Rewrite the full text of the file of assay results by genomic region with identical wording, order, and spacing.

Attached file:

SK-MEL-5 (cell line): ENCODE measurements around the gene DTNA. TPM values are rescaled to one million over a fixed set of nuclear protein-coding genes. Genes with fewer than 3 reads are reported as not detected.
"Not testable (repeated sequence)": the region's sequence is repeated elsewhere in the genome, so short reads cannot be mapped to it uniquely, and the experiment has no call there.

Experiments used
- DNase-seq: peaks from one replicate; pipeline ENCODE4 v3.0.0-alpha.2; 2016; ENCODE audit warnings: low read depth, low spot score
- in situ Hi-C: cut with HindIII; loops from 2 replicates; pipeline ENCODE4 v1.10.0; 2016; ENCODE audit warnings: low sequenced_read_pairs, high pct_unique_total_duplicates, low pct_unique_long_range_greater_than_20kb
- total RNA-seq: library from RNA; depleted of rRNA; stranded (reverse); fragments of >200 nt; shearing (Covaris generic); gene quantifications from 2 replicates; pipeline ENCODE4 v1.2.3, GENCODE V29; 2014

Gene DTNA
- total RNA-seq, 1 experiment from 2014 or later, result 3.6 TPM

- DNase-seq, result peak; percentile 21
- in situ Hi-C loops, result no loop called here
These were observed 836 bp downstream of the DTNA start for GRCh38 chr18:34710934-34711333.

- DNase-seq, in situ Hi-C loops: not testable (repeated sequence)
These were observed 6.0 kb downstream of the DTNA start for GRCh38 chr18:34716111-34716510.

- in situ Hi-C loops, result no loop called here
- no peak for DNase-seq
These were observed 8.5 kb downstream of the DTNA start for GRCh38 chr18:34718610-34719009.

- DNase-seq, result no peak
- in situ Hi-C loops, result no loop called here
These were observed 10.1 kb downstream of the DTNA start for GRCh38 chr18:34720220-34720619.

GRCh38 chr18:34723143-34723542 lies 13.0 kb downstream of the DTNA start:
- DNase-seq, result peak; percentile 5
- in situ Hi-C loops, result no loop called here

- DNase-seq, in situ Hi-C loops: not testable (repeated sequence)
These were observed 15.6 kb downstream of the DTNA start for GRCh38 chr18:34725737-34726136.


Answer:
SK-MEL-5 (cell line): ENCODE measurements around the gene DTNA. TPM values are rescaled to one million over a fixed set of nuclear protein-coding genes. Genes with fewer than 3 reads are reported as not detected.
"Not testable (repeated sequence)": the region's sequence is repeated elsewhere in the genome, so short reads cannot be mapped to it uniquely, and the experiment has no call there.

Experiments used
- DNase-seq: peaks from one replicate; pipeline ENCODE4 v3.0.0-alpha.2; 2016; ENCODE audit warnings: low read depth, low spot score
- in situ Hi-C: cut with HindIII; loops from 2 replicates; pipeline ENCODE4 v1.10.0; 2016; ENCODE audit warnings: low sequenced_read_pairs, high pct_unique_total_duplicates, low pct_unique_long_range_greater_than_20kb
- total RNA-seq: library from RNA; depleted of rRNA; stranded (reverse); fragments of >200 nt; shearing (Covaris generic); gene quantifications from 2 replicates; pipeline ENCODE4 v1.2.3, GENCODE V29; 2014

Gene DTNA
- total RNA-seq, 1 experiment from 2014 or later, result 3.6 TPM

- DNase-seq, result peak; percentile 21
- in situ Hi-C loops, result no loop called here
These were observed 836 bp downstream of the DTNA start for GRCh38 chr18:34710934-34711333.

- DNase-seq, in situ Hi-C loops: not testable (repeated sequence)
These were observed 6.0 kb downstream of the DTNA start for GRCh38 chr18:34716111-34716510.

- in situ Hi-C loops, result no loop called here
- no peak for DNase-seq
These were observed 8.5 kb downstream of the DTNA start for GRCh38 chr18:34718610-34719009.

- DNase-seq, result no peak
- in situ Hi-C loops, result no loop called here
These were observed 10.1 kb downstream of the DTNA start for GRCh38 chr18:34720220-34720619.

GRCh38 chr18:34723143-34723542 lies 13.0 kb downstream of the DTNA start:
- DNase-seq, result peak; percentile 5
- in situ Hi-C loops, result no loop called here

- DNase-seq, in situ Hi-C loops: not testable (repeated sequence)
These were observed 15.6 kb downstream of the DTNA start for GRCh38 chr18:34725737-34726136.